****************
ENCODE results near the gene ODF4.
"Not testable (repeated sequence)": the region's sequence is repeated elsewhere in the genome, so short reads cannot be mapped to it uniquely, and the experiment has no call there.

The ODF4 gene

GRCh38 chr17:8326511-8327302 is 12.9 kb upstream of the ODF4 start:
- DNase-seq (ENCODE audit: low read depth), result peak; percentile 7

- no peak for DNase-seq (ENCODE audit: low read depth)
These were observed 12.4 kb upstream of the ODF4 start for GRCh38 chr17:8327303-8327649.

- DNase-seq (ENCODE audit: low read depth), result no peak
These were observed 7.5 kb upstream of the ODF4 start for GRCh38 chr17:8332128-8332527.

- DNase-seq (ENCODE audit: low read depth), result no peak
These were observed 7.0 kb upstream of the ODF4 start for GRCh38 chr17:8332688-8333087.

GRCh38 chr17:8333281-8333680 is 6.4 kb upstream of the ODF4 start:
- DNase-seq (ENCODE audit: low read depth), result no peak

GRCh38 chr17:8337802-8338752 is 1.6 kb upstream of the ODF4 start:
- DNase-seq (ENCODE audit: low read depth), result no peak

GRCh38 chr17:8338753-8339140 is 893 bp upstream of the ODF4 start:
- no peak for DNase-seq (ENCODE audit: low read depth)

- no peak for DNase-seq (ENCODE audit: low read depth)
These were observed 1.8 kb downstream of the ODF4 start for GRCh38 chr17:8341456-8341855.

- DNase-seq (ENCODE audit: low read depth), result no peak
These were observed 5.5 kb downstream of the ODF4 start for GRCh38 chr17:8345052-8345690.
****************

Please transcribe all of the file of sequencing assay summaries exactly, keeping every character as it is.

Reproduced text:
ENCODE results near the gene ODF4.
"Not testable (repeated sequence)": the region's sequence is repeated elsewhere in the genome, so short reads cannot be mapped to it uniquely, and the experiment has no call there.

The ODF4 gene

GRCh38 chr17:8326511-8327302 is 12.9 kb upstream of the ODF4 start:
- DNase-seq (ENCODE audit: low read depth), result peak; percentile 7

- no peak for DNase-seq (ENCODE audit: low read depth)
These were observed 12.4 kb upstream of the ODF4 start for GRCh38 chr17:8327303-8327649.

- DNase-seq (ENCODE audit: low read depth), result no peak
These were observed 7.5 kb upstream of the ODF4 start for GRCh38 chr17:8332128-8332527.

- DNase-seq (ENCODE audit: low read depth), result no peak
These were observed 7.0 kb upstream of the ODF4 start for GRCh38 chr17:8332688-8333087.

GRCh38 chr17:8333281-8333680 is 6.4 kb upstream of the ODF4 start:
- DNase-seq (ENCODE audit: low read depth), result no peak

GRCh38 chr17:8337802-8338752 is 1.6 kb upstream of the ODF4 start:
- DNase-seq (ENCODE audit: low read depth), result no peak

GRCh38 chr17:8338753-8339140 is 893 bp upstream of the ODF4 start:
- no peak for DNase-seq (ENCODE audit: low read depth)

- no peak for DNase-seq (ENCODE audit: low read depth)
These were observed 1.8 kb downstream of the ODF4 start for GRCh38 chr17:8341456-8341855.

- DNase-seq (ENCODE audit: low read depth), result no peak
These were observed 5.5 kb downstream of the ODF4 start for GRCh38 chr17:8345052-8345690.